Home Tech How to use your smartphone to counteract vision loss

How to use your smartphone to counteract vision loss

0 comment
Screenshot of the accessibility menu on an iPhone smartphone

If it has not appeared on your Android device, download the Reading mode Play Store tool. Gonna Settings > Accessibility and touch Reading mode and then Allow Turn it on. When you want to use it, simply tap the on-screen accessibility button. You can customize its appearance by using the gear icon at the bottom left, press the play button to read it aloud, and increase or decrease the text size by tapping the icon at the bottom right.

For a similar option on the iPhone, open a web article you want to read in Safari and tap the AA icon at the bottom left, then select Show reader. (Unfortunately, not all websites support Reader mode, so if the option is grayed out, chances are the website you’re on doesn’t support it.) AA Again, you can change the background color, font, and text size. You can also touch Website Settings and activate Use the reader automatically for the website you are visiting.

How to zoom in or out

Even after customizing your screen, there may be times when you want to enlarge something on the screen. Fortunately, there are built-in options to do just that. On iPhone, go to Settings > Accessibility > Zoom to configure different magnification settings for text and other content on your iPhone screen. With Android phones, go to Settings > Accessibility and touch Increase to activate the shortcut. You can choose full screen magnification (including time zoom), partial screen magnification, and text magnification as you type.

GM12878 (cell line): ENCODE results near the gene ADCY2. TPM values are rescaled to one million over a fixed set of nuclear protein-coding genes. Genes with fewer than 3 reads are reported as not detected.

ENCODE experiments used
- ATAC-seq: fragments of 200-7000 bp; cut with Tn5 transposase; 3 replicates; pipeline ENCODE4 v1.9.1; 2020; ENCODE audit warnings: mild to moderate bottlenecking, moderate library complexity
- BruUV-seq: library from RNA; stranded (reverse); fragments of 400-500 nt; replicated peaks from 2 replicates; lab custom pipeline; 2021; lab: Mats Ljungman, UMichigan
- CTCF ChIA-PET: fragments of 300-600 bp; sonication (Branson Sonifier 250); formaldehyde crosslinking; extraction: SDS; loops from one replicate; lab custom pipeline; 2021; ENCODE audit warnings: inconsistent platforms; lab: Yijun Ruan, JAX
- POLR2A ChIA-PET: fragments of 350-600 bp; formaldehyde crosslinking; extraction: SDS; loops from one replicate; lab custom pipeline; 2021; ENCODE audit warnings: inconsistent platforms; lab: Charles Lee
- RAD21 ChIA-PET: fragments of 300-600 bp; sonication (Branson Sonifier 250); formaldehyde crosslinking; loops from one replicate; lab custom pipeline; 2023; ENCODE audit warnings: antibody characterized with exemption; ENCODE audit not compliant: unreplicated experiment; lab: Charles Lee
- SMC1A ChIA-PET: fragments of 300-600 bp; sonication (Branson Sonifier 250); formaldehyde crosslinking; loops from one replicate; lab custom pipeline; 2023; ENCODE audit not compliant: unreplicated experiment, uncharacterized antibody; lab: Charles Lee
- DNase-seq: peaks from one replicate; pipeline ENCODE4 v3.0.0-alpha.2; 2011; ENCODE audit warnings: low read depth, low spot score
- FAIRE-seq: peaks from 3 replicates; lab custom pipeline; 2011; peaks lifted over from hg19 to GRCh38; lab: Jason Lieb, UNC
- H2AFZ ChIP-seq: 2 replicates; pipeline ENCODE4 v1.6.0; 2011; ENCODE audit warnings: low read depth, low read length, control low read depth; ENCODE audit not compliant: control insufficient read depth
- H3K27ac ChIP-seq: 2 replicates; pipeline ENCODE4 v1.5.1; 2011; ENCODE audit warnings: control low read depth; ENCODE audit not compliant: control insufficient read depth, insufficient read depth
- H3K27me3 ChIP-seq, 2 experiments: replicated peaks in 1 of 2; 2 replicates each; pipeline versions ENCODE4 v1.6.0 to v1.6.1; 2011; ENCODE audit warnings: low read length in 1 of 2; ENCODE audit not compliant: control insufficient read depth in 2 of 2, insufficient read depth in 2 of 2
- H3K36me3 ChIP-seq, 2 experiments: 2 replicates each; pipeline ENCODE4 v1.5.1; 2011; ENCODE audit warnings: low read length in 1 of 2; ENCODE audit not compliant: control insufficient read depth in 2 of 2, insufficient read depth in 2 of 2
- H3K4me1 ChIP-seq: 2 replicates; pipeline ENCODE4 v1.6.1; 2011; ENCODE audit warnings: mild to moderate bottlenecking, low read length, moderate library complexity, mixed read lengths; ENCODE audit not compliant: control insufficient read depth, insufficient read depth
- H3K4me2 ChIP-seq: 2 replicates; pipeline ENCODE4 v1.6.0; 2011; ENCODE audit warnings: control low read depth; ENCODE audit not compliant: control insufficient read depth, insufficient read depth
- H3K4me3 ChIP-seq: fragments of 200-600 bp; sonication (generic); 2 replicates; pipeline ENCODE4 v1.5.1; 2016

What if you want to zoom in on objects or signs around you? The built-in camera app on your phone can zoom, but the clarity of the close-up will depend on the quality of your phone’s camera. You can pinch to zoom and the zoom levels appear as numbers (such as 2X) at the bottom of the camera view. If you hold down the zoom level, you’ll get pop-up controls that show the full range of zoom options. But any movement while zooming can make it difficult to read or examine details.

iPhone via Simon Hill

iPhone via Simon Hill

You can also use the Magnifier app on all iPhones. Swipe down on the home screen and search for it, find it in Utilities folder in your app library, or download it from the App Store. Point at what you want to see and zoom in using the slider. Tap the gear at the bottom left, choose Settings to decide which controls you want to include and select filters to make things more readable. We will discuss the practical Detection mode and some of the other features of the Magnifying Glass app in the “How to Identify Objects” section below.

There is no built-in equivalent in Android, but Android phone owners can choose from several popular magnifying glass apps on the Play Store, such as Magnifying Glass + Flashlight.

How to get audio descriptions

Screen readers describe what’s on your device’s screen and inform you about alerts and notifications.